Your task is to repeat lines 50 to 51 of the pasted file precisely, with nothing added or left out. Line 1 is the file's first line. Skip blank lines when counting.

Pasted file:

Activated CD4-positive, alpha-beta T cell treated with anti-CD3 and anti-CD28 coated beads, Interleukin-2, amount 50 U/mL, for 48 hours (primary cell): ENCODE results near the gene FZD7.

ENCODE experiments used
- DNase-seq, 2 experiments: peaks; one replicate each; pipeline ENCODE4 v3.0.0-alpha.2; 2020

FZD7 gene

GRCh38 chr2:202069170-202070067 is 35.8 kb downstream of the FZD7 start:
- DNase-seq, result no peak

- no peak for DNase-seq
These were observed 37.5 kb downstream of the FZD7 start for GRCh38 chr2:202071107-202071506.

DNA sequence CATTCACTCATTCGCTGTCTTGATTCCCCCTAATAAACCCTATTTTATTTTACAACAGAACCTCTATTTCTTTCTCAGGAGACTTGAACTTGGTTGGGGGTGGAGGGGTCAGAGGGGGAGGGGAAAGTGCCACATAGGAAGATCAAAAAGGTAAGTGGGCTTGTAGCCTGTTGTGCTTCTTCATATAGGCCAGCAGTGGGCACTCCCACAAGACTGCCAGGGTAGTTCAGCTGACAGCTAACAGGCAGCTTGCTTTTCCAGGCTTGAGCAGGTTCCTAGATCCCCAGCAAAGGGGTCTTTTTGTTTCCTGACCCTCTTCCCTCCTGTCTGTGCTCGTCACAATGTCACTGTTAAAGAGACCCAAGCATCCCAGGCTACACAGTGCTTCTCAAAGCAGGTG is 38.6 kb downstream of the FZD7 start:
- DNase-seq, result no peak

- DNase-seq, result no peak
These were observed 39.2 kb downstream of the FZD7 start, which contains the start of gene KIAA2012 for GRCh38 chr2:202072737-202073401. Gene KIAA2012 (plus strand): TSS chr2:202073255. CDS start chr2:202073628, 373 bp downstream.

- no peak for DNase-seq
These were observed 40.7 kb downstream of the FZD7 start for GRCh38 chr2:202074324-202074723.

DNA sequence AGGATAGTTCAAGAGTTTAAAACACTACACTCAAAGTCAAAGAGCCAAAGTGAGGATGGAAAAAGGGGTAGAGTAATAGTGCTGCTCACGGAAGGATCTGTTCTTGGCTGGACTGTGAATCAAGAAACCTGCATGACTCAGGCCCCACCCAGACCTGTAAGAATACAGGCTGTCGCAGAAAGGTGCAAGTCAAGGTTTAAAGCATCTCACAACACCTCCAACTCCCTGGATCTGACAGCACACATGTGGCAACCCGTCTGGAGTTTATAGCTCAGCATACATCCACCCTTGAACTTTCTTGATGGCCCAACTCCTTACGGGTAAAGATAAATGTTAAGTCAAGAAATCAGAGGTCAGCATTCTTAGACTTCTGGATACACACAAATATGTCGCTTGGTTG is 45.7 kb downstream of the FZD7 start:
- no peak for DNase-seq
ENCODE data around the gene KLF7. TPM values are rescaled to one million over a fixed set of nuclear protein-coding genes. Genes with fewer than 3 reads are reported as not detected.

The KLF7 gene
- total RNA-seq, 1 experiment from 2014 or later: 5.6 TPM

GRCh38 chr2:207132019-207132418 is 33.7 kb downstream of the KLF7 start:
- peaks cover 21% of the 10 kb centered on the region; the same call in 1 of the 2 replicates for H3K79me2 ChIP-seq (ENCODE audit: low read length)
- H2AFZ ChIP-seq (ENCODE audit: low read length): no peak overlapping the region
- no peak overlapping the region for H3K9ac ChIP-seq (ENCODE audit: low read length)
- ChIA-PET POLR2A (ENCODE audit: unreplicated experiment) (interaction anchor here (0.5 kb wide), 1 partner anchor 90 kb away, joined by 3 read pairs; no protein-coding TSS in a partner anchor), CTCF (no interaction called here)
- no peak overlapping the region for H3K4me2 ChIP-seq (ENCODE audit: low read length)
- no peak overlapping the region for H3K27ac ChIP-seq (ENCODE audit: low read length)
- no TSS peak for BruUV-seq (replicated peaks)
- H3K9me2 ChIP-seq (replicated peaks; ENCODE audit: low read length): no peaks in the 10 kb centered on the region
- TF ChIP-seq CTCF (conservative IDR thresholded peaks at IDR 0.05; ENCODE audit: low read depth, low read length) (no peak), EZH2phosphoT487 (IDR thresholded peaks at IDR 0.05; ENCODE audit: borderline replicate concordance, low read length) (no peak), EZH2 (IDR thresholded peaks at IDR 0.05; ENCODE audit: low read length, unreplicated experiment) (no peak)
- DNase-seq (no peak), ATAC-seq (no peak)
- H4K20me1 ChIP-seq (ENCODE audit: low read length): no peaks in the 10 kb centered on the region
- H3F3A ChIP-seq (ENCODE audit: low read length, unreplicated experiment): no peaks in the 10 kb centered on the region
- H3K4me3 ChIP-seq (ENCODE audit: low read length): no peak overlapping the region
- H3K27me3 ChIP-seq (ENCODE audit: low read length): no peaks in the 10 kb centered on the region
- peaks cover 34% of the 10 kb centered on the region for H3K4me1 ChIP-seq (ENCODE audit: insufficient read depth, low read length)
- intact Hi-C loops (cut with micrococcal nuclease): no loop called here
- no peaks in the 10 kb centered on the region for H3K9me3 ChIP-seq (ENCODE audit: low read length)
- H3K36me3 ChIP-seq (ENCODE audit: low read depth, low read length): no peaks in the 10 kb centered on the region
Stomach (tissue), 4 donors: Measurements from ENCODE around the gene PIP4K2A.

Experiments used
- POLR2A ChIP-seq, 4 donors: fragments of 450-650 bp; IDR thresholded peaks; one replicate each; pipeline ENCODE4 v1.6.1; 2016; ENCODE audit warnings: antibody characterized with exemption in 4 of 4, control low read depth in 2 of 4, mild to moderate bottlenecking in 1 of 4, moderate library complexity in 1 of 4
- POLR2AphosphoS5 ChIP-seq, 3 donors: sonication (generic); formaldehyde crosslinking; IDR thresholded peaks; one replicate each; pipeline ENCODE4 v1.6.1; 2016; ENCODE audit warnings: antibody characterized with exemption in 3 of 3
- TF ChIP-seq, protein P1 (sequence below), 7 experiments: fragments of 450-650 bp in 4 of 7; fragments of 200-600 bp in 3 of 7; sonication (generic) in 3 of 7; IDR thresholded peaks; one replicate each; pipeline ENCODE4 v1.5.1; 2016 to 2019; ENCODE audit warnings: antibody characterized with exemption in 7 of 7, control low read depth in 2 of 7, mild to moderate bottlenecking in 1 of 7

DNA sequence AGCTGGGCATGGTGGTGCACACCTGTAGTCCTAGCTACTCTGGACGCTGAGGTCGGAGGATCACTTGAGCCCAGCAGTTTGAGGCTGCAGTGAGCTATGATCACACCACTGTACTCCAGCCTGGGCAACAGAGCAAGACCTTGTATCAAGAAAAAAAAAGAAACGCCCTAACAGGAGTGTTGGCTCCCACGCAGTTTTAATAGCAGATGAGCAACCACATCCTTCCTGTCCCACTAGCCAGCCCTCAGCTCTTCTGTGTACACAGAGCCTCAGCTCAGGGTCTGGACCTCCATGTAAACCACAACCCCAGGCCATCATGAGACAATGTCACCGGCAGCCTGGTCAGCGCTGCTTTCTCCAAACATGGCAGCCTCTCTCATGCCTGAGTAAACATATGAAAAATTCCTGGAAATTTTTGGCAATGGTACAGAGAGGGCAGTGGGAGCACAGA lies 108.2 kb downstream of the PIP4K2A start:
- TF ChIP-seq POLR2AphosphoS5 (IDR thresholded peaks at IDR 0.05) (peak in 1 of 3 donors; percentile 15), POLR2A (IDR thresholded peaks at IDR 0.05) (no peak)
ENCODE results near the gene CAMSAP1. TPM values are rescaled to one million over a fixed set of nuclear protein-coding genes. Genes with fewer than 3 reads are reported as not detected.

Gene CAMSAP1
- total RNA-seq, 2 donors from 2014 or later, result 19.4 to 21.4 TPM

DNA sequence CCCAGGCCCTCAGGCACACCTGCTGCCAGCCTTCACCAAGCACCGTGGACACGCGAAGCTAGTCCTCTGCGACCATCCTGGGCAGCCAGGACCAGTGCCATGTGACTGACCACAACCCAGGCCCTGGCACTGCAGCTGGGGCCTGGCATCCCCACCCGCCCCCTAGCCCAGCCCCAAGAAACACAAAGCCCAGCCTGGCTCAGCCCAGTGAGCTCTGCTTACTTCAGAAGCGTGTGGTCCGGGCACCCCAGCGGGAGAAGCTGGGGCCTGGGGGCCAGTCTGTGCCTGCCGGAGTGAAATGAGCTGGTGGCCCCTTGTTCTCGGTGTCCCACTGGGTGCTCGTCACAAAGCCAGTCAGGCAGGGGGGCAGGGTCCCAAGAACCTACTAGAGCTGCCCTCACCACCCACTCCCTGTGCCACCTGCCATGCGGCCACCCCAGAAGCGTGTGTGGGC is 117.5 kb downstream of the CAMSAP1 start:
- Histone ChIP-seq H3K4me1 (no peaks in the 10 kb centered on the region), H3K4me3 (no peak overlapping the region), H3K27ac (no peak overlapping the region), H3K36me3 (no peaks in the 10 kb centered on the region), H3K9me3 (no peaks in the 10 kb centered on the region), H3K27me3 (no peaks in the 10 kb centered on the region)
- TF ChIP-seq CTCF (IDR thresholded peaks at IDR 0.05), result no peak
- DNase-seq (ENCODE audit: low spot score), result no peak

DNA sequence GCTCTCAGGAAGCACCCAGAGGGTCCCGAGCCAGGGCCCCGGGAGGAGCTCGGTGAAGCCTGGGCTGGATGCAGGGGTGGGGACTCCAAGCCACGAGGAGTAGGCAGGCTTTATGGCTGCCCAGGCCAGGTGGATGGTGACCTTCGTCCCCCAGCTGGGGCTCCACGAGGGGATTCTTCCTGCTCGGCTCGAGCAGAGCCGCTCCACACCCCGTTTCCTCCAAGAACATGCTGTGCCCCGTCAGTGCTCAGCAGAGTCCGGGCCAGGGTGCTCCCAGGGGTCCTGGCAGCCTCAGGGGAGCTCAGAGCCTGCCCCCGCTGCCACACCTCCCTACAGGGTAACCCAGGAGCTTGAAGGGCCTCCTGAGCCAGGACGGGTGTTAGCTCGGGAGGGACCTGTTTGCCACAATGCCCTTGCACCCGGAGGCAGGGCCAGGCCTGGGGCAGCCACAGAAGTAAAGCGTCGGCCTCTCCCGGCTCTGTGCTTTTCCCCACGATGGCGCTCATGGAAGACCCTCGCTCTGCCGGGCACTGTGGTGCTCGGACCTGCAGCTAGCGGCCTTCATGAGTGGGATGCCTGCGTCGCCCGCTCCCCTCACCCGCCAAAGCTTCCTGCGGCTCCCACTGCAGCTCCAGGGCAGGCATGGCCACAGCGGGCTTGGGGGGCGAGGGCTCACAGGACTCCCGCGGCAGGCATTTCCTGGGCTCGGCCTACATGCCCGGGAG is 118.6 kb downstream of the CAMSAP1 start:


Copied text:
- Histone ChIP-seq H3K4me1 (no peaks in the 10 kb centered on the region), H3K4me3 (no peak overlapping the region), H3K27ac (no peak overlapping the region), H3K36me3 (no peaks in the 10 kb centered on the region), H3K9me3 (no peaks in the 10 kb centered on the region), H3K27me3 (no peaks in the 10 kb centered on the region)
- TF ChIP-seq CTCF (IDR thresholded peaks at IDR 0.05), result no peak